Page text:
Seven things to know about Monday’s Arctic climate summit

US president Barack Obama is heading to the Glacier meet in Alaska on Monday, but what is it and why does it matter?

Icebergs in eastern Greenland (Flickr/ Mariusz Kluzniak)

Icebergs in eastern Greenland (Flickr/ Mariusz Kluzniak)

By Leehi Yona

Barack Obama is heading to Anchorage, Alaska to talk climate change with other Arctic powers on Monday.

For the US president, the tortuously-named Global Leadership in the Arctic: Cooperation, Innovation, Engagement, and Resilience (Glacier) summit is part of a major diplomacy drive on global warming.

But why the Arctic? What’s the summit supposed to achieve? Why should you care? Here’s what you need to know.

1. President Obama won’t be the only leader there

US secretary of state John Kerry will be there as well, plus foreign ministers from nineteen other countries. While the President’s Arctic visit is receiving most of the media spotlight, the conference itself will bring together many foreign dignitaries, including Russian ambassador Sergey Kislyak and French ambassador Michel Rocard.

2. The twenty governments present are big emitters

Canada, China, India, Japan, Russia, the United States, and many European nations will be present at the conference. Combined, this smaller group of countries comprises the overwhelming majority of global greenhouse gas emitters.

As they are also vested in Arctic issues, Glacier provides an even more compelling reason for ambitious climate mitigation.

3. Glacier could be a “stepping stone” in the lead-up to Paris

It seems as though the United Nations climate conference taking place in Paris later this year is at the forefront of every climate conversation these days, and Glacier is no different. It is, in part, hoping to bring these countries together to cooperate on climate action in some way.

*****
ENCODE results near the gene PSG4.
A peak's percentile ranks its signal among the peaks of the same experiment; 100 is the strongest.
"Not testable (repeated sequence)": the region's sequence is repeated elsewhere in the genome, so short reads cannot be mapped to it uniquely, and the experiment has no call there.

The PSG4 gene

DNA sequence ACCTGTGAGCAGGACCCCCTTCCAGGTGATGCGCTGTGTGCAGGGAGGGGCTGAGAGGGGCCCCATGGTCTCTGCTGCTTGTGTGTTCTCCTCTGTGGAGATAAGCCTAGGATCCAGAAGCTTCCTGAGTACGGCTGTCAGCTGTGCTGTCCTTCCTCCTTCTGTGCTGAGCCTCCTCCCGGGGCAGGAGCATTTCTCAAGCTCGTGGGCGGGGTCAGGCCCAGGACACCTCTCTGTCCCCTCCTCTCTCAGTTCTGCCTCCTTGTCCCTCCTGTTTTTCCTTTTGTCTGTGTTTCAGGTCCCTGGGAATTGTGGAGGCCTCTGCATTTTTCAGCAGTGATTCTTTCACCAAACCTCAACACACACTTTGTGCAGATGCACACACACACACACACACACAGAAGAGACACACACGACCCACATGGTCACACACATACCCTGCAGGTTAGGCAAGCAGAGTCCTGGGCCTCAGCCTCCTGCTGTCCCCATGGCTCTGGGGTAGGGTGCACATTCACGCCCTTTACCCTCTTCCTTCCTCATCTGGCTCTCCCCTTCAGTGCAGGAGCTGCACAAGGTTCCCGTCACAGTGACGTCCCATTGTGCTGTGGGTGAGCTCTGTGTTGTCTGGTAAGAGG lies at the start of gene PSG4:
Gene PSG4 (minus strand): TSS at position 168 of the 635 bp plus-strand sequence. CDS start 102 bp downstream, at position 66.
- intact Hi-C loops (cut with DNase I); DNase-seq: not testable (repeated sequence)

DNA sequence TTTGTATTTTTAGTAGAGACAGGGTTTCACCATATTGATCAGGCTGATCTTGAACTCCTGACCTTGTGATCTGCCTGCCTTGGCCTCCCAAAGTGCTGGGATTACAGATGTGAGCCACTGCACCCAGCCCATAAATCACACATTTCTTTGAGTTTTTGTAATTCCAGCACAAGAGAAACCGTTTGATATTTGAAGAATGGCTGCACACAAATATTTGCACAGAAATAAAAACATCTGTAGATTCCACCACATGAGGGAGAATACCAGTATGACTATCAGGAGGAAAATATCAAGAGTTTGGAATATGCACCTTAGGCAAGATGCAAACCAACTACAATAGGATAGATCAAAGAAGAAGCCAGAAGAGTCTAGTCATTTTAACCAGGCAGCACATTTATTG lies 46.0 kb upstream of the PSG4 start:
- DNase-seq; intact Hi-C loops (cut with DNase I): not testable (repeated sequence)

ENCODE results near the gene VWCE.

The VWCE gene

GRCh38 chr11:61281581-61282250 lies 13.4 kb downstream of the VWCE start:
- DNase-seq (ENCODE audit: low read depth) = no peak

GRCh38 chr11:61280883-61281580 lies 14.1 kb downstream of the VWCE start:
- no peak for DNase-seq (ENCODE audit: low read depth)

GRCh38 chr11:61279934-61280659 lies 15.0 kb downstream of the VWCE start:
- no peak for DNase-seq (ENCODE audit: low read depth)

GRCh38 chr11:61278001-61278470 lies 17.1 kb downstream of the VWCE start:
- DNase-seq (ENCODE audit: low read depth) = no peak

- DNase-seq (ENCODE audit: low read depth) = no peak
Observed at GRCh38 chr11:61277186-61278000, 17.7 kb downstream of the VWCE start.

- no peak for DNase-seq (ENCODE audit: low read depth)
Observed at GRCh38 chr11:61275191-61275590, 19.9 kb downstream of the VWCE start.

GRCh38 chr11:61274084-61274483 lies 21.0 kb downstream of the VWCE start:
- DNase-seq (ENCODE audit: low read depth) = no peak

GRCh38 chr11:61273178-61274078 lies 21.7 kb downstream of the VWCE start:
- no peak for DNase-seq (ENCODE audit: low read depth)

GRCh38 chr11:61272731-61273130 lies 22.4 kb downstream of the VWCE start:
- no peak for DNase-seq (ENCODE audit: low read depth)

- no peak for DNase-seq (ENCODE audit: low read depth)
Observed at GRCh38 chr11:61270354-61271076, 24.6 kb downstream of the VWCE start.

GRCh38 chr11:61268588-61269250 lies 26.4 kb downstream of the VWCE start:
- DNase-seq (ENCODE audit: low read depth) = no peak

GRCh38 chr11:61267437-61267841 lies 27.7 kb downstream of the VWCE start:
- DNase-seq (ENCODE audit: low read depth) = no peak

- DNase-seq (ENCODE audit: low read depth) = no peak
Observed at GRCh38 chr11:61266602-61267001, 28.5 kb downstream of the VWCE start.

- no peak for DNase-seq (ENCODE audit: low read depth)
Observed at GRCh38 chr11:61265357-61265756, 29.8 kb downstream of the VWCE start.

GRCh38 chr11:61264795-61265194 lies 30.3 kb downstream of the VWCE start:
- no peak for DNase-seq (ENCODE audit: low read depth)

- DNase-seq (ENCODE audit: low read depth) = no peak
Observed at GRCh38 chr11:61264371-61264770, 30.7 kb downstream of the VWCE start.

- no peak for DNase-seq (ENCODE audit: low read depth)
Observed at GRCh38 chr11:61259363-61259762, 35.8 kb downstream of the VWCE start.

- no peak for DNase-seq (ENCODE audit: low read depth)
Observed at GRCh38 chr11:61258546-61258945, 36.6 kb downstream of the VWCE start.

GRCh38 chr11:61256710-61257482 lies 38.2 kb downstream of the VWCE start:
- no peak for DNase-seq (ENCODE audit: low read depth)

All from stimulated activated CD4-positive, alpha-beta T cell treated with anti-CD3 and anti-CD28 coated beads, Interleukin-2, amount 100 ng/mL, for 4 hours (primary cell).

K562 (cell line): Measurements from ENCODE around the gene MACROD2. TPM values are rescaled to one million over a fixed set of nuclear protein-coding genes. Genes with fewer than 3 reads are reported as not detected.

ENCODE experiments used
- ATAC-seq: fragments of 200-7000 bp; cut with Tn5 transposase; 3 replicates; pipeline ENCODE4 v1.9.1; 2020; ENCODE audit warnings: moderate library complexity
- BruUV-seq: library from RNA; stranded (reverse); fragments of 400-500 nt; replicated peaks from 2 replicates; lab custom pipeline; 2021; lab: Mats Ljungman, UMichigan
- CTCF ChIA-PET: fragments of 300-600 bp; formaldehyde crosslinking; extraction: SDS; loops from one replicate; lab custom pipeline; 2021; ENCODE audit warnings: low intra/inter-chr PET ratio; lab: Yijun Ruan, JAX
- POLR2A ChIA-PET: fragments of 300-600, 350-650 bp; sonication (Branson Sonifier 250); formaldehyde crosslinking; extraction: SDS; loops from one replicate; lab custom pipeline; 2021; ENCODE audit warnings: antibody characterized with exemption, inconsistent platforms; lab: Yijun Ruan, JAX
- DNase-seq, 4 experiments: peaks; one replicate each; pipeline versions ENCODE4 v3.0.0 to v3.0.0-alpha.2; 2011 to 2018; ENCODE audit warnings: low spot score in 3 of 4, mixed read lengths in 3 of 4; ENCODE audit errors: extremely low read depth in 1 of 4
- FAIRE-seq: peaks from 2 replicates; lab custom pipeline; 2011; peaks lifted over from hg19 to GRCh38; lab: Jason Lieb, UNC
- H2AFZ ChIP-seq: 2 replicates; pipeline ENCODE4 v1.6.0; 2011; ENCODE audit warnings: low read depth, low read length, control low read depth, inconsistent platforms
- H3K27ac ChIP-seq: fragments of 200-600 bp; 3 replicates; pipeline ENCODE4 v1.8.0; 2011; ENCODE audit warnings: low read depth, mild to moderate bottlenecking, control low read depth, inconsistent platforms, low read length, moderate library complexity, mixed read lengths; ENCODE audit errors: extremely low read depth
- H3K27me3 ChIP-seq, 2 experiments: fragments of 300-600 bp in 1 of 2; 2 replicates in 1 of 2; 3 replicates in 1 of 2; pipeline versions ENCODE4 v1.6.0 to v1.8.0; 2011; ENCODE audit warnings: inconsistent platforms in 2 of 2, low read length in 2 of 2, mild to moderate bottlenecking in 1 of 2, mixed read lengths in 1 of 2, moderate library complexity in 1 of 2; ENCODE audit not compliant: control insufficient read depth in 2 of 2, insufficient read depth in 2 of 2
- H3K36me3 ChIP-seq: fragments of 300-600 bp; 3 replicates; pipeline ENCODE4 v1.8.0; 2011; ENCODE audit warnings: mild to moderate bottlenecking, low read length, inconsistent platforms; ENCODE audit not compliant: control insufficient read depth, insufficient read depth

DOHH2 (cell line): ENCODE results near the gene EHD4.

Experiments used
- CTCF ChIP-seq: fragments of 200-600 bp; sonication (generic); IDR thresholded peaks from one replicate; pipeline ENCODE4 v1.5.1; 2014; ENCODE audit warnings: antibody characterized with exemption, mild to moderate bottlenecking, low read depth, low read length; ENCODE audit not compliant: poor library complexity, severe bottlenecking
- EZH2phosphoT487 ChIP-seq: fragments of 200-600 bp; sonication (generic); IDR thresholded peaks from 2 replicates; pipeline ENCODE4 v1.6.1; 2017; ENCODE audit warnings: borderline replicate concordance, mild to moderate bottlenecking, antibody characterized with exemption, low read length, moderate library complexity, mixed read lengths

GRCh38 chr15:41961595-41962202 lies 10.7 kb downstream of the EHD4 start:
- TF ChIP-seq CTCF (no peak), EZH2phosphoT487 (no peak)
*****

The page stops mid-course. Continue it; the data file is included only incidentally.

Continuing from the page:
We don’t yet know what the outcomes of the conference may be, but since it is taking place during the first day of a round of interim negotiations in Bonn, we might expect some mention of the UN climate process.

4. US is using its Arctic Council leadership

While Glacier isn’t an official Arctic Council event, it is the highest-profile event being organized by the United States during its chairmanship of the forum. The chairmanship, which the US assumed in April, will last until 2017. Typically, the Arctic Council chair country possesses a certain level of agenda-setting power, so this responsibility matters.

Activists paddle up to Shell's Polar Pioneer rig in Seattle, to protest Arctic drilling (Flickr/sHell No! Action Council/Charles Conatzer)

Activists paddle up to Shell’s Polar Pioneer rig in Seattle, to protest Arctic drilling (Flickr/sHell No! Action Council/Charles Conatzer)

5. The giant rig in the room: Shell and its Arctic drilling plans

It is well-known by this point that many environmental and indigenous groups oppose offshore Arctic drilling. While not the only climate-related issue in the Arctic, it is one that runs in opposition to President Obama’s reputation as a leader on climate change. It isn’t in the program, but expect it to come up at least once (or eight times).

Keep in mind, though, that there are other issues to tackle: adaptation to climate change impacts, marine protection, black carbon and renewable energy, among others.

6. It’s a surprising forum for US-Russia collaboration

Many assume that there is a constant negative tension between the two countries, but the reality is that the Arctic – in particular Arctic science – has been an opportunity for collaboration.

Ross Virginia, director of the Institute of Arctic Studies at Dartmouth College and co-lead scholar of the Fulbright Arctic Initiative, emphasised: “Science diplomacy and cooperation between the US and Russia on polar science research has been a hallmark of the relationship for decades.

“There are good reasons for cooperation on Arctic issues to continue. Both nations have compelling shared interests in the health of the Arctic Ocean ecosystem and for positive growth in the economic development and trade between Arctic nations.

“Meetings like Glacier can help ensure that Arctic issues can be addressed on their own merits and needs without undue interference from large geopolitical debates.”

7. This year, climate change is hitting home in Alaska

Forest fires decimated the state and left plumes of smoke so strong they travelled as far south as Louisiana, causing particulate air pollution levels that were worse in some American cities than in Beijing, China.

Just this week, thousands of walruses hauled out to Alaska shores as a result of ice habitat loss. The effects of climate change are being felt profoundly in the region – and we can only hope that the government representatives at GLACIER heed their calls.

Leehi Yona is an Arctic scientist, intern at the Union of Concerned Scientists and community organiser. For live updates from Glacier, follow her on twitter: @LeehiYona

Read more on: Arctic | Climate politics | US |